Wayne Parrott wrote:
>> > I was pointing out that, although I may have
> > potentially infringed on the original owner's (still debatable) IP rights, I
> > wasn't getting something for nothing, since I had invested money, care and labour
> > in growing the tomatoes.
>> IP protects new genetic combinations (traditional or otherwise) that are put together
> intentionally by a breeder and would not exist otherwise. The protection accorded
> such varieties is analogous to copyrights. As an example, think video tapes. You can
> go to the rental store and rent a video tape of the latest movie, but you cannot make
> copies of the video and sell them.. I hope you would never argue that since you "had
> invested money, care and labour in" copying the videotapes, that you had a right to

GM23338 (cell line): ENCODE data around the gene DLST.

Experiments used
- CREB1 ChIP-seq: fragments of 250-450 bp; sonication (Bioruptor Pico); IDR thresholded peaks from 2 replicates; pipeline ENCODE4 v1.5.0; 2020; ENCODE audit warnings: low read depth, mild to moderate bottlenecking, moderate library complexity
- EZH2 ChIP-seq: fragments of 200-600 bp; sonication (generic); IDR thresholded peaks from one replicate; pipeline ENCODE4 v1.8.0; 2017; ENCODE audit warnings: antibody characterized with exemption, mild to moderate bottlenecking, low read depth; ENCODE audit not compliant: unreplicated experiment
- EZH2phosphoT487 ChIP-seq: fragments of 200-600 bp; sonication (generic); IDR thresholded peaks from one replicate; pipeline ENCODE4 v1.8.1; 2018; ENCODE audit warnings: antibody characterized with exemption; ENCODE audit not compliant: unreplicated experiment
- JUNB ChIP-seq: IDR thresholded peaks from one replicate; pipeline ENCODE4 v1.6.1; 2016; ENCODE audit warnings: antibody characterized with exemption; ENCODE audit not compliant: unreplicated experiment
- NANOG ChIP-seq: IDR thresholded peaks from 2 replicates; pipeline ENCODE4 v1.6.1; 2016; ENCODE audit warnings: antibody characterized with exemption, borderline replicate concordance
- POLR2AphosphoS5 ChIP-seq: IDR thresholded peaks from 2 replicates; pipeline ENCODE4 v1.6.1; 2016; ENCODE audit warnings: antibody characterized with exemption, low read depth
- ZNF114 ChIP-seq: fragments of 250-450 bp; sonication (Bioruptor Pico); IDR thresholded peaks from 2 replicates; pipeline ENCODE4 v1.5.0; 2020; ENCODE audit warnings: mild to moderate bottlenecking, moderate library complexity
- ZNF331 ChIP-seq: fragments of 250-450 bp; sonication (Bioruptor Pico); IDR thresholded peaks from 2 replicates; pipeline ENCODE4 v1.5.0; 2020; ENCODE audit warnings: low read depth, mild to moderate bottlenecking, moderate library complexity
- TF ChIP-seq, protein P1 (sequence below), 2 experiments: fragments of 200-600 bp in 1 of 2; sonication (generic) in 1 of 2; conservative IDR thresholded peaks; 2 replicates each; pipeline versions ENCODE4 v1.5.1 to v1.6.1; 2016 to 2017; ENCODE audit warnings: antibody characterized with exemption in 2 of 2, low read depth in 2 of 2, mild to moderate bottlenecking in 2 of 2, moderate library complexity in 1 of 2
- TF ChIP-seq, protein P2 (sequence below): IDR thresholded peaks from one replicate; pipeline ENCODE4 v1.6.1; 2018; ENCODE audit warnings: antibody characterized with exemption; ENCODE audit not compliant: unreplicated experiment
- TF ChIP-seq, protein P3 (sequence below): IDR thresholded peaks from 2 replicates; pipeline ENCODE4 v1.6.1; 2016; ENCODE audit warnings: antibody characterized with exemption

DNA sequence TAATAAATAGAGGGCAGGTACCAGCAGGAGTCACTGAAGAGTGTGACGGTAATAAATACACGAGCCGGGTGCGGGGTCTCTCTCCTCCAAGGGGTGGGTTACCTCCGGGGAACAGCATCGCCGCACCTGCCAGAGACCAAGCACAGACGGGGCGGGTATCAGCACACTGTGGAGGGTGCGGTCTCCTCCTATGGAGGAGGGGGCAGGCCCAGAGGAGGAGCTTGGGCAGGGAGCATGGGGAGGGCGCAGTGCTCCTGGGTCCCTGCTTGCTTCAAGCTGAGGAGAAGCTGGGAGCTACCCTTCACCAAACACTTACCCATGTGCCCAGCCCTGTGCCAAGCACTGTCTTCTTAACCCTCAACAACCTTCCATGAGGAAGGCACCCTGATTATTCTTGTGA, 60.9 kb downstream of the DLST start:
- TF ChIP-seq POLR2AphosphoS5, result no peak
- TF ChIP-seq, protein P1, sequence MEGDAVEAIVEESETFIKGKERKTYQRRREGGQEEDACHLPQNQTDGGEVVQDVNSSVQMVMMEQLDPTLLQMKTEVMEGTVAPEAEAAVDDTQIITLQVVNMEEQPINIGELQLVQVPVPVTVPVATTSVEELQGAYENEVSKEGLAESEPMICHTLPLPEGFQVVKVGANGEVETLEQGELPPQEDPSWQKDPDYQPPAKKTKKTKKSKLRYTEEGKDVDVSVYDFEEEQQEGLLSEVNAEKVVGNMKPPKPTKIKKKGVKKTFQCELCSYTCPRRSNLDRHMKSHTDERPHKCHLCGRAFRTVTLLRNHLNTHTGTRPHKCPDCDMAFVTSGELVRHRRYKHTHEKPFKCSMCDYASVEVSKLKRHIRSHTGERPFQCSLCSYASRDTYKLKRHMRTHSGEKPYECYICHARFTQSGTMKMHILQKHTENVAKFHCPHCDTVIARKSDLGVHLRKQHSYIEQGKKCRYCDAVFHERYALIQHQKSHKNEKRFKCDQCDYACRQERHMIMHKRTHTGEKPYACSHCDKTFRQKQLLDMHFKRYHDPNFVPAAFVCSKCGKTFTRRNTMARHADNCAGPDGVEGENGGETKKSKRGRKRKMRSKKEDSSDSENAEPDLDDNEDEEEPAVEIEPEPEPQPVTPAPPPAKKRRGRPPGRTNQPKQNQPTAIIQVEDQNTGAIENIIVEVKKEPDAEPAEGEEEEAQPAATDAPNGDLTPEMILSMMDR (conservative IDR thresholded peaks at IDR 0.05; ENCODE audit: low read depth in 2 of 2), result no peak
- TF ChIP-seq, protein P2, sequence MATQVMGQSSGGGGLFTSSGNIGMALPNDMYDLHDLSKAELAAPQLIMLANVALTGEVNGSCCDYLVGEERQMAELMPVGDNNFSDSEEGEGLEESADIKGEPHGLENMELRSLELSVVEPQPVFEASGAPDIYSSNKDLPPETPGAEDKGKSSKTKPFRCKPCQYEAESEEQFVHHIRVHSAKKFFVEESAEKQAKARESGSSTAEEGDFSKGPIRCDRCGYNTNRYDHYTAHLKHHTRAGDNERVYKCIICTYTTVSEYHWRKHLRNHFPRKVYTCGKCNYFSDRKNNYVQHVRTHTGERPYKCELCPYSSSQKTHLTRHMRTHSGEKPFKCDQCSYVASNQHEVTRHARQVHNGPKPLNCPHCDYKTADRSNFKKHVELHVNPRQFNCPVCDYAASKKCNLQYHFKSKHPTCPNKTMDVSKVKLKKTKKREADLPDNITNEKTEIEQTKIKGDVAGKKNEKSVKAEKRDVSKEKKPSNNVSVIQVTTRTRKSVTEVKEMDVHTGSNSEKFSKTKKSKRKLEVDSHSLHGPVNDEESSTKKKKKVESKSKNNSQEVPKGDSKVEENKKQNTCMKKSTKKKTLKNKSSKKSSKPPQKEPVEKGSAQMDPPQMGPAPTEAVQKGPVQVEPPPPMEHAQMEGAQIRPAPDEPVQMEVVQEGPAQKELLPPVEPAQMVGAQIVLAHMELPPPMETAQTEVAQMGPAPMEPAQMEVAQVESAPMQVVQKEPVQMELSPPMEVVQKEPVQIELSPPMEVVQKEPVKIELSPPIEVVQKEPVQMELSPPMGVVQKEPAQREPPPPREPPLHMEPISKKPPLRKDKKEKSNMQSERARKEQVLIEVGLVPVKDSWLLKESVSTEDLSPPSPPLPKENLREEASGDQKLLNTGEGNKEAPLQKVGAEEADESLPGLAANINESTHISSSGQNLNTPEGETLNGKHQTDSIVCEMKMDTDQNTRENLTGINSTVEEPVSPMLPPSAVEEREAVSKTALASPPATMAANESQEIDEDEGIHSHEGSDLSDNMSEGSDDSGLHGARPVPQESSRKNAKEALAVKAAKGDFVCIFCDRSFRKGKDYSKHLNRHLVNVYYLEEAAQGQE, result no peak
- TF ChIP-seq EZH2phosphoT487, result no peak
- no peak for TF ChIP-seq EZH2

> sell them.
(1) I buy oil paints from Winsor Newton, but they have no rights to the picture I create.
Growing plants is not as passive as watching a video (in fact, there's not much that's as
passive as watching a video...)
(2) There is well established legal precedent for the idea that certain things are the
common property of the community - even the community of humankind. The extension of legal
structures created to protect the two most "artificial" human endeavors (arti and
technology) to the most "natural" of processes (plant growth) is problematic.
(3) Most seed that breeds true is really a population of slightly varying genetic makeup.
So: I plant the seed company's seed, then select the strains that did best in my
microclimate. Voila - I am a plant breeder. Let them pay ME.